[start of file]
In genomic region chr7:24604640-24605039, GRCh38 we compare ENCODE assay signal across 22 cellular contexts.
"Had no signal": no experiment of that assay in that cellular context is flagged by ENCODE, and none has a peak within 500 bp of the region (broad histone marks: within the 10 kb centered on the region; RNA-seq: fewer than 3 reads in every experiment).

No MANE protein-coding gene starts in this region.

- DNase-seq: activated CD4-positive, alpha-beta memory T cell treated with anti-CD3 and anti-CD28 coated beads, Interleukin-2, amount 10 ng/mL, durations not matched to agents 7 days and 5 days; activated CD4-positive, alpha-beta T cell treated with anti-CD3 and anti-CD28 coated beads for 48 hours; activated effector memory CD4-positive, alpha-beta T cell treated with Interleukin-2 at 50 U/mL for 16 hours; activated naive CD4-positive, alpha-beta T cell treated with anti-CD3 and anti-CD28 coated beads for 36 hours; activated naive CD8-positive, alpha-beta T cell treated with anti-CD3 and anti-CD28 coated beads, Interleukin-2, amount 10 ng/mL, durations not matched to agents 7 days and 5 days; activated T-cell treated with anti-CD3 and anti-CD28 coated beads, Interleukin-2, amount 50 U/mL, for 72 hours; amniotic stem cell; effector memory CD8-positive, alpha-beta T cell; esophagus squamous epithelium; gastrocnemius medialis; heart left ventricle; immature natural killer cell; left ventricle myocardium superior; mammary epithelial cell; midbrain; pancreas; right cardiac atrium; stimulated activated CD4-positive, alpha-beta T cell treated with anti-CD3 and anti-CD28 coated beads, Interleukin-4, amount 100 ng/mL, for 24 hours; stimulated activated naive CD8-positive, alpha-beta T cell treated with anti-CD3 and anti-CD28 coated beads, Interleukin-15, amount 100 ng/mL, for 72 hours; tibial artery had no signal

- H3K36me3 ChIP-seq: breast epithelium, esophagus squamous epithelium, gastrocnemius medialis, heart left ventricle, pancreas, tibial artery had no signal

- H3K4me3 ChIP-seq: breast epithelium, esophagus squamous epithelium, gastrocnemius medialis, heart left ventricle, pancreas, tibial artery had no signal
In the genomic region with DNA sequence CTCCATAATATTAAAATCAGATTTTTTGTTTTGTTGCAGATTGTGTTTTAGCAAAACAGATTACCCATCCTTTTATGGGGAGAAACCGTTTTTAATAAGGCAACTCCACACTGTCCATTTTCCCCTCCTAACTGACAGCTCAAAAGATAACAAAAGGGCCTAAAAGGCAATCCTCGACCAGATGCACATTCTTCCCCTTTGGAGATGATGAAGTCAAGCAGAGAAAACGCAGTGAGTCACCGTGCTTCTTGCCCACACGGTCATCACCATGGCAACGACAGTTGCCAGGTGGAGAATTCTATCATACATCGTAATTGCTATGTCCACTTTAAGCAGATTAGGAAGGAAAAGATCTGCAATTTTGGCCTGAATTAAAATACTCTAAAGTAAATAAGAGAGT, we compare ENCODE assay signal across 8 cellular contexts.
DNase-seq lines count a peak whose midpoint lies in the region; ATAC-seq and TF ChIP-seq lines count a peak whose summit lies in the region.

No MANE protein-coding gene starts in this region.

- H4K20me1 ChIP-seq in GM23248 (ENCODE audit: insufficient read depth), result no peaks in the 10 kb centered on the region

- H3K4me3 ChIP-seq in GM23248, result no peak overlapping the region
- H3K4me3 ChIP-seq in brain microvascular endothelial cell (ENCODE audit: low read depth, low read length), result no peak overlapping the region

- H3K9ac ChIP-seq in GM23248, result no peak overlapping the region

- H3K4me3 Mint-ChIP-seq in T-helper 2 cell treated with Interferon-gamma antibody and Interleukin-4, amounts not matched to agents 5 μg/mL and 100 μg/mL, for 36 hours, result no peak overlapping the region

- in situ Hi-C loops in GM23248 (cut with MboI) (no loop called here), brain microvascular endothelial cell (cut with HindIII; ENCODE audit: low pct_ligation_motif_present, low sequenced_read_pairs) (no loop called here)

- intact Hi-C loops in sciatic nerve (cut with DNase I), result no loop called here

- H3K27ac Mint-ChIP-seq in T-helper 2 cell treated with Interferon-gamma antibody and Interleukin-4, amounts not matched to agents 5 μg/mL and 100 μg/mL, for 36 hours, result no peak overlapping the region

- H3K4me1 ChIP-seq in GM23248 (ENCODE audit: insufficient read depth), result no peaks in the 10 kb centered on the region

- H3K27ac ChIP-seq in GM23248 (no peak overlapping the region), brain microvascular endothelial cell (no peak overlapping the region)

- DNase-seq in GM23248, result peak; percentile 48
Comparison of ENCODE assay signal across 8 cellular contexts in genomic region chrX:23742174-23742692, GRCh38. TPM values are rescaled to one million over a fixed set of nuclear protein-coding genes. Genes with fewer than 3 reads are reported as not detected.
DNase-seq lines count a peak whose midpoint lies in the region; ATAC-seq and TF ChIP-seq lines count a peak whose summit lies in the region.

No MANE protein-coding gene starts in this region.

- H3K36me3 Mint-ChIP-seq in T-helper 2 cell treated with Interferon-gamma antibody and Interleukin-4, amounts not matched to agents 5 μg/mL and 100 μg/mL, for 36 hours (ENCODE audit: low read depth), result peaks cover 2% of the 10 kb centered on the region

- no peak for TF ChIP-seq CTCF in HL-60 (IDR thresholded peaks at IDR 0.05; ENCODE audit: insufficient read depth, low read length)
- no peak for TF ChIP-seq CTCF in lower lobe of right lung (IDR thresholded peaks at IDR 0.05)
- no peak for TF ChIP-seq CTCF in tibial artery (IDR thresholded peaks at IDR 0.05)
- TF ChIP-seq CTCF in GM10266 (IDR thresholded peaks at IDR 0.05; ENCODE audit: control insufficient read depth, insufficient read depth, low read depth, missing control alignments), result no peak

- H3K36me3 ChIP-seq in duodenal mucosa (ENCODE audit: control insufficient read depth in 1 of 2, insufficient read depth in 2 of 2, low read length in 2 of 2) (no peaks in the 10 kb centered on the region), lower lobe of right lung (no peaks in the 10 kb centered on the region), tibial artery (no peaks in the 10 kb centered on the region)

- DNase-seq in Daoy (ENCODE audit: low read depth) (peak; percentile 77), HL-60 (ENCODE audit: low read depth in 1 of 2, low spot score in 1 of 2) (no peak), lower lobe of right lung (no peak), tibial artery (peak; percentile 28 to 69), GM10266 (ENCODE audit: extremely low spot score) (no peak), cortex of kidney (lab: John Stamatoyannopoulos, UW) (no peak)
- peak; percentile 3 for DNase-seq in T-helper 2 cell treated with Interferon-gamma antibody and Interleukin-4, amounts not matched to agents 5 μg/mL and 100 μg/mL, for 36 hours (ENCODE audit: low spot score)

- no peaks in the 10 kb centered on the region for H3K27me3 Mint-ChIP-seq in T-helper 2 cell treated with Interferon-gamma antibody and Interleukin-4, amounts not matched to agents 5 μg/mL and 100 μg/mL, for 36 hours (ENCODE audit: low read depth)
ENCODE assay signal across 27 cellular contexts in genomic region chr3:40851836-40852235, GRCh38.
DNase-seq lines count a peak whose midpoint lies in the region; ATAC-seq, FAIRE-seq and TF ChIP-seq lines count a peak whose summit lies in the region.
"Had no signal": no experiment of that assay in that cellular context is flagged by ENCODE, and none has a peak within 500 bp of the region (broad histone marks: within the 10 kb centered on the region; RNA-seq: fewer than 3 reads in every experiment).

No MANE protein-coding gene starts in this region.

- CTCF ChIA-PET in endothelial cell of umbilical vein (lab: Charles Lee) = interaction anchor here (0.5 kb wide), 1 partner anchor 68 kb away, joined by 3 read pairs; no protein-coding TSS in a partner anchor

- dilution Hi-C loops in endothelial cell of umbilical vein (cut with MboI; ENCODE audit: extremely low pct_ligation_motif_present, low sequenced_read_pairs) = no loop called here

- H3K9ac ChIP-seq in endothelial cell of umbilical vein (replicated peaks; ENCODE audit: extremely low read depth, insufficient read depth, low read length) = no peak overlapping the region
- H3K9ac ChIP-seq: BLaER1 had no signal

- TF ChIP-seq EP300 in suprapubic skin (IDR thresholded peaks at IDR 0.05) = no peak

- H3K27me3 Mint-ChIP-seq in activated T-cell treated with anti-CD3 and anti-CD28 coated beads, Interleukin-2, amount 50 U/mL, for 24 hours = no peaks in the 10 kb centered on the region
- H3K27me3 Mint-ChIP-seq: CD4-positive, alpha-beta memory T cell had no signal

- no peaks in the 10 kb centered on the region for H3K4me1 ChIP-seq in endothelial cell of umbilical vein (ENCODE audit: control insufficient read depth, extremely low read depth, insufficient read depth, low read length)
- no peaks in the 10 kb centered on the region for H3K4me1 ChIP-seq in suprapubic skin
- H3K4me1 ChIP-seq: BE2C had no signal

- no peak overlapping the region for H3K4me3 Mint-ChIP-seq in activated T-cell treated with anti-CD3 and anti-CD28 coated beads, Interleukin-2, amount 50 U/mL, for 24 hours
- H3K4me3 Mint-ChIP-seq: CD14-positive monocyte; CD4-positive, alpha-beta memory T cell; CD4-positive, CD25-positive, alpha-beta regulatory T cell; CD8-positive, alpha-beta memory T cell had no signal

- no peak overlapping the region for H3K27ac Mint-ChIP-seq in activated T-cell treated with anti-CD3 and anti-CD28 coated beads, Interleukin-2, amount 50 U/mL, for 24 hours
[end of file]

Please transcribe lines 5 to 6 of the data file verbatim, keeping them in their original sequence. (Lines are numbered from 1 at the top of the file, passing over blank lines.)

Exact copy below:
- H3K36me3 ChIP-seq: breast epithelium, esophagus squamous epithelium, gastrocnemius medialis, heart left ventricle, pancreas, tibial artery had no signal

- H3K4me3 ChIP-seq: breast epithelium, esophagus squamous epithelium, gastrocnemius medialis, heart left ventricle, pancreas, tibial artery had no signal